Originally released in 2012, the year in which the world was supposed to end, the zombie-filled post-apocalyptic sixth main instalment in Capcom's long-running, beloved Resident Evil series took gamers by surprise. Moving away from the traditional mould previously followed, Resident Evil 5 offered a four-in-one campaign, PvE-type mode, co-op focus and multiple multiplayer modes. Whereas Resident Evil 5 (a game we just recently reviewed for the Nintendo Switch) was the first game in the main series to introduce co-operative gameplay in the campaign, Resident Evil 6 was completely built around it.
Resident Evil 6 introduced us to a four-campaign long co-operative experience, with each campaign having a different setting, different enemies, different objectives and different protagonists. What's more, on occasion two campaigns would overlap, having four playable characters meet. The four campaigns were and still are headlined by the following; Leon, who takes his newfound partner Helena with him in a dark, retro, survival-focused campaign; Jake, who teams up with Resident Evil 2's Sherry Birkin - who is less helpless here - for some intense action; Chris, who has an operative called Piers following him around making for two beefcake badasses going up against zombies with guns; and Ada, who has the masked "Agent" by her side in a timer-heavy campaign that's perhaps the only non-co-op focused of the bunch.
You have puzzles to solve where the two playable characters split up and stay separated, forcing some teamwork into the mix. Separate weapons are distributed amongst characters and co-operative actions need to be executed. These aspects just aren't as fun when playing the game alone, and this is clear in the Switch version as well. Resident Evil 6 is meant to be played in co-op. Apart from the campaign being focused on co-operative play, the game also lets you allow others into your game, which is a neat feature. This will let you see other players as a different character pair during the previously mentioned overlapping scenes, when your game will collide with theirs for a moment before you both return to your own adventures.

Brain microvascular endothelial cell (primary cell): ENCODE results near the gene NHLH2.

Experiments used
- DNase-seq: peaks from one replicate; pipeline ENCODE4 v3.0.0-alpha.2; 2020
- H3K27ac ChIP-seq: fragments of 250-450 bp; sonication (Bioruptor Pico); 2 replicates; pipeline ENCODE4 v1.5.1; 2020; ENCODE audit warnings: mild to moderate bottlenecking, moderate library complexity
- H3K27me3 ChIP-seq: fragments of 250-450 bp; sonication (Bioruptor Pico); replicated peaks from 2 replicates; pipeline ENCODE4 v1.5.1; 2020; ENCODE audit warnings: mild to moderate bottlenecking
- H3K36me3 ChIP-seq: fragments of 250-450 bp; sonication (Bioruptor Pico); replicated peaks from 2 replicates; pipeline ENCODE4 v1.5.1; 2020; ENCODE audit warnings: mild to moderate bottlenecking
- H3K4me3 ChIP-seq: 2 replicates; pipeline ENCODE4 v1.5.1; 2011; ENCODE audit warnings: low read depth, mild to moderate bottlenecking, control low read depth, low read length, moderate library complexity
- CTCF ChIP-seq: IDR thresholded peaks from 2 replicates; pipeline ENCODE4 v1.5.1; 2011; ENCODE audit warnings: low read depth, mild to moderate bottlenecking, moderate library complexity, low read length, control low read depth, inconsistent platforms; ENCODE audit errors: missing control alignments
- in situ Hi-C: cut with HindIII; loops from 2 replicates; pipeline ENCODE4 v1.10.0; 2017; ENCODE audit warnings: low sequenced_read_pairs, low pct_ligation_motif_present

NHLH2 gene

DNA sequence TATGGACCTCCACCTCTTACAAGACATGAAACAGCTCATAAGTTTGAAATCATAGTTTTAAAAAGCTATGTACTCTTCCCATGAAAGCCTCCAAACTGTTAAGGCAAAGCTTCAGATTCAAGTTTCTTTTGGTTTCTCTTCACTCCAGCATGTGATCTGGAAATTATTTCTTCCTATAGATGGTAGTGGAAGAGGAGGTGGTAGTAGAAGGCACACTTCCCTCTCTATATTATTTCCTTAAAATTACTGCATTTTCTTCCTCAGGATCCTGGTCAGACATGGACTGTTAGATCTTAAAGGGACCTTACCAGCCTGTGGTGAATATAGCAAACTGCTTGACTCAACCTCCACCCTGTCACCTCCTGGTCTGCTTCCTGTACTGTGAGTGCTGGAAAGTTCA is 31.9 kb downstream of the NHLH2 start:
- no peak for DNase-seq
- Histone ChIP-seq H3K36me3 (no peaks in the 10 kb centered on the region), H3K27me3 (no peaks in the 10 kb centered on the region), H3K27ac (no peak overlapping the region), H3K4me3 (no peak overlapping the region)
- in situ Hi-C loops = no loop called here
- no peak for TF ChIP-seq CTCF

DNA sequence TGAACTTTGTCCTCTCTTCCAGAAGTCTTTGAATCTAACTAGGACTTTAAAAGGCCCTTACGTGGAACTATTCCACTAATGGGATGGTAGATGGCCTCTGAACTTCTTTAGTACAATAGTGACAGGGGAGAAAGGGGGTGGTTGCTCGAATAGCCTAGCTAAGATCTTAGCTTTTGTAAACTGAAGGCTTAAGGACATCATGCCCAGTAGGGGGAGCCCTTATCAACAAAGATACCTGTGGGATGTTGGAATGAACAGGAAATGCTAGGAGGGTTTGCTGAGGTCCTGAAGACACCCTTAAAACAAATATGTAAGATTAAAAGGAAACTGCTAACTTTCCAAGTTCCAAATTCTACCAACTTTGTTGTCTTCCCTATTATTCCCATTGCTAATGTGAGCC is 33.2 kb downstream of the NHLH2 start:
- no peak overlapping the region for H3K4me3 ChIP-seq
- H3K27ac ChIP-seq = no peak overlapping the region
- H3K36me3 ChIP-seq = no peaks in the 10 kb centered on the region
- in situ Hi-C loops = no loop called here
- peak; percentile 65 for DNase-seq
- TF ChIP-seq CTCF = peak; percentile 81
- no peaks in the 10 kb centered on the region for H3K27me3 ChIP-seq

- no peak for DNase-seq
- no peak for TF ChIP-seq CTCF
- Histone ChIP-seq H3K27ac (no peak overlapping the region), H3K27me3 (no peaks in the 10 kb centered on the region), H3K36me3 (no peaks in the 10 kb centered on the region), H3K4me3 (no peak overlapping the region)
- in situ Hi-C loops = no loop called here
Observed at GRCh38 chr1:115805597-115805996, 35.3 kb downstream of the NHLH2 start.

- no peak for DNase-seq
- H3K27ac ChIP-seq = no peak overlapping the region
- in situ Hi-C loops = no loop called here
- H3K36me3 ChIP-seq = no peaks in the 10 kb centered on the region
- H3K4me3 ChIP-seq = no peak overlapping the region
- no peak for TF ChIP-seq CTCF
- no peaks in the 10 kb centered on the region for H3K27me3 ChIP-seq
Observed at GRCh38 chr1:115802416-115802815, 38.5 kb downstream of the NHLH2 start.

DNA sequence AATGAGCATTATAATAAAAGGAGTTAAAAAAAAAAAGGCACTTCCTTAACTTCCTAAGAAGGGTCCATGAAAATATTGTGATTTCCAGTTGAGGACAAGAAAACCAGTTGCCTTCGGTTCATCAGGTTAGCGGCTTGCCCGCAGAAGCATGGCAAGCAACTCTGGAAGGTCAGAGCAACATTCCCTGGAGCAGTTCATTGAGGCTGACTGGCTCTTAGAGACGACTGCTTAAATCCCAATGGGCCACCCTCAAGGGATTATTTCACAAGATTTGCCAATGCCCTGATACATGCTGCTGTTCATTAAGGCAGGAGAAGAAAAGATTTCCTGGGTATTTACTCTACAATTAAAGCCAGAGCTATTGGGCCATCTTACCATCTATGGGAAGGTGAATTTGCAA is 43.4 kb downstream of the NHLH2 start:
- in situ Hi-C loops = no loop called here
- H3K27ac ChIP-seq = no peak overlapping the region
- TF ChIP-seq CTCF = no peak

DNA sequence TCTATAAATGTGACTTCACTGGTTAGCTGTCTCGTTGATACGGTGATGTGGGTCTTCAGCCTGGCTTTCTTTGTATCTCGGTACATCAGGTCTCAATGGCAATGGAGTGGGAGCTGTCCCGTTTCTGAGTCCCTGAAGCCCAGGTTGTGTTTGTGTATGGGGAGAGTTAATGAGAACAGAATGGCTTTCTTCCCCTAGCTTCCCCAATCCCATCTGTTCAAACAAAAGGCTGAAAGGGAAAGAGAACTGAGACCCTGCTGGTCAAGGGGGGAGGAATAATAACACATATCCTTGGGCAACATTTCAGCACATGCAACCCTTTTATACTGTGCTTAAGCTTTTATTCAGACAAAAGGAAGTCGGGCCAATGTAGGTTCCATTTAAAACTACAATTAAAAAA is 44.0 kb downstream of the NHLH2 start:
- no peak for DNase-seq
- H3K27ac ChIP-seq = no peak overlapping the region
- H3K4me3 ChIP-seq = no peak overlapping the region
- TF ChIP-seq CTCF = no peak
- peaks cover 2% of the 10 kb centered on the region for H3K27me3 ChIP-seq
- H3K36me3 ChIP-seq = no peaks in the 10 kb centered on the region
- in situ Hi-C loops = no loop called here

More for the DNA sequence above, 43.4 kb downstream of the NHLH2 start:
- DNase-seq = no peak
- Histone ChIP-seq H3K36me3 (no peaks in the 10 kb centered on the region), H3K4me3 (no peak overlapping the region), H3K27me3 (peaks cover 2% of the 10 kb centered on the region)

Resident Evil 6 actually looks pretty good on the Switch and while the Resident Evil 5 port had clunky controls, the controls weren't as big an issue with the sixth main instalment. In fact, we found that we could play comfortably with the Switch in our hands and that's exactly how we wanted to play it, considering how well the smaller screen masks the sub-par resolution and how lovely it is to bring Resident Evil with you on the go. You can also choose to use motion controls when aiming through the main menu and, as with Resident Evil 5 on Switch, this works remarkably well. We didn't experience any technical issues either except for the odd framerate drop when a lot was happening at once. The Switch edition of the game also comes with all DLC, costumes and various game modes, which is a delightful bonus even though they are all multiplayer modes and not story expansions like in Resident Evil 5.
Resident Evil 6 does have a narrative interesting enough to keep one intrigued but it's hardly a masterpiece story-wise. That said, however, it is a lot of fun when playing with a friend and it's a great game to pick up on Switch for that fantastic portability. The Switch version of the game is actually pretty impressive and if you're interested in playing Resident Evil 6, we can definitely recommend it.